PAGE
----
Facelift Surgery – Not What You Think
The plastic surgery treatment of the aging face often involves a facelifting surgery. A facelift is one of the top ten cosmetic procedures performed in the United States. Despite its frequent performance and its recognition by the public, it is a procedure that is usually misunderstood.
The most common misconception of a facelift is that it does very little for much of the face. It is a procedure that has its impact on the neck and jowl areas. The rest of the face is untouched by the operation. While other procedures are often done with it, such as eyes and brows, these procedures are not part of the a traditional facelift operation. A facelift should more properly be called a necklift or a neck-jowl lift.
Another misconception about facelifts is what is actually lifted. Everyone understands that face and neck skin is lifted and moved back, but what goes on underneath the skin layer is a frequent point of misinterpretation. Patients often ask me if I am going to lift and tighten the ‘muscles’. From an anatomic standpoint, lifting the facial muscles is an impossibility. Most facial muscles are attached tightly to the underlying bone and moving them would not only be very difficult but would not have any postive benefit. There is only one muscle that is often tightened in a facelift and that is the platysma muscle in the neck, which is often separated due to aging. It is never lifted per se but it is tightened in the middle, from the chin down to the adam’s apple, to help sharpen the neck angle.
The layer underneath the skin that patients misinterpret as muscle being moved is actually a different tissue altogether. Between the skin and the muscles is a layer of tissue known as the SMAS. This is an acronym for a more anatomic name but for simplicity of understanding think of the SMAS as another layer of skin underneath. This layer can be raised up off the muscles and resuspended up higher on the face. The combination of SMAS and skin tightening together generally makes for a better facelift result that may last somewhat longer.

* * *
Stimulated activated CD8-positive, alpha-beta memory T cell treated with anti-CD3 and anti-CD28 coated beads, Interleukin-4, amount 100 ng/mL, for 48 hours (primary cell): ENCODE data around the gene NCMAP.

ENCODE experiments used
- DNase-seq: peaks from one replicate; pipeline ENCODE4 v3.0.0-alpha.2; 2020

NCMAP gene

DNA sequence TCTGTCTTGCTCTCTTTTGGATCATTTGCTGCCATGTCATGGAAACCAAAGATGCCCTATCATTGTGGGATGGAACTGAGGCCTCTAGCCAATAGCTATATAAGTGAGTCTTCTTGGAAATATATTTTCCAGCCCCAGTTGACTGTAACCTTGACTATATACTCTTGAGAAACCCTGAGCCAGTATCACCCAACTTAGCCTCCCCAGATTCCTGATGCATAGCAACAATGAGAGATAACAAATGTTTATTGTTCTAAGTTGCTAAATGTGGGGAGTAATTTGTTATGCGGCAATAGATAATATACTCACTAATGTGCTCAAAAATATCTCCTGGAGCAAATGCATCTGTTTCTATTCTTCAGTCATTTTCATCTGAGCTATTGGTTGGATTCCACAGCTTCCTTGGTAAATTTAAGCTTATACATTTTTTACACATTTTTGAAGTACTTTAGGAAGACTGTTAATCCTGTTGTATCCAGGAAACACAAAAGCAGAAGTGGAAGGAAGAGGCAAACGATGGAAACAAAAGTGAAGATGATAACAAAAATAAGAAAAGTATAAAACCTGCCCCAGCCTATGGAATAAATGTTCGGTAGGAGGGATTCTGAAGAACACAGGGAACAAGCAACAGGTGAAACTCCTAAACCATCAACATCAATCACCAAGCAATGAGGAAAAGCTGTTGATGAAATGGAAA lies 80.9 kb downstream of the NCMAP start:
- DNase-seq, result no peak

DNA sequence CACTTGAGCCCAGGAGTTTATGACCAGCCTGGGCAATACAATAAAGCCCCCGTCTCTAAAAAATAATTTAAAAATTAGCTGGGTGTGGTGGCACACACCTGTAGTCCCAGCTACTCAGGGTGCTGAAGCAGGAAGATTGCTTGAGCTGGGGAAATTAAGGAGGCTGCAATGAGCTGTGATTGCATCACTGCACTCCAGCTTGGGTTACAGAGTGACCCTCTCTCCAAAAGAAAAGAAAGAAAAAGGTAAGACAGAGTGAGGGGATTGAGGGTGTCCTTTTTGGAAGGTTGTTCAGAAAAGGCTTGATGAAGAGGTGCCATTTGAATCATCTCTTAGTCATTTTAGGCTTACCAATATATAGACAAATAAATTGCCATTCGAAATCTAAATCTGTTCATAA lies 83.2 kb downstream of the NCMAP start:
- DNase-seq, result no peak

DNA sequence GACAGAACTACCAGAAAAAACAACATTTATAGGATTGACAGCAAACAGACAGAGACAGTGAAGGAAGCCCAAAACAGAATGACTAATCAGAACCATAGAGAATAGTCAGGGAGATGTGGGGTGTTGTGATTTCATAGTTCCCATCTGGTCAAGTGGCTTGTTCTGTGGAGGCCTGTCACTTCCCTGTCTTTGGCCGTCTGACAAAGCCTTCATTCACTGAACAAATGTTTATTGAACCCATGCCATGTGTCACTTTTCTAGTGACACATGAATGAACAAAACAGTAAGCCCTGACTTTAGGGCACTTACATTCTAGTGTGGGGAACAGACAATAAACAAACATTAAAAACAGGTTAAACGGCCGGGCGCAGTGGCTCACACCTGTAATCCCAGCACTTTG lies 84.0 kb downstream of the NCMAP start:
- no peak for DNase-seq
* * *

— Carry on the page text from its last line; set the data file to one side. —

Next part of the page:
There is great controversy in plastic surgery about how to most effectively deal with the SMAS during the facelift operation. Many facelift surgeons tout their own techniques and may even have their own names for their ‘type’ of facelift based on their version of SMAS manipulation. While SMAS management in any form of a facelift is a plus, there is no proven superior method of what to do with it. If one single SMAS facelift technique was genuinely best, we all would be using it.
In a facelift, the underlying tissues that are manipulated is the SMAS layer not muscles. SMAS tightening does usually make for a better facelift result that is more durable. However, time and aging will eventually outlast any facelift result no matter how it is done. And the overall goal for most patients is to ultimately outlive their facelift result….or at least I would think so.
Dr. Barry Eppley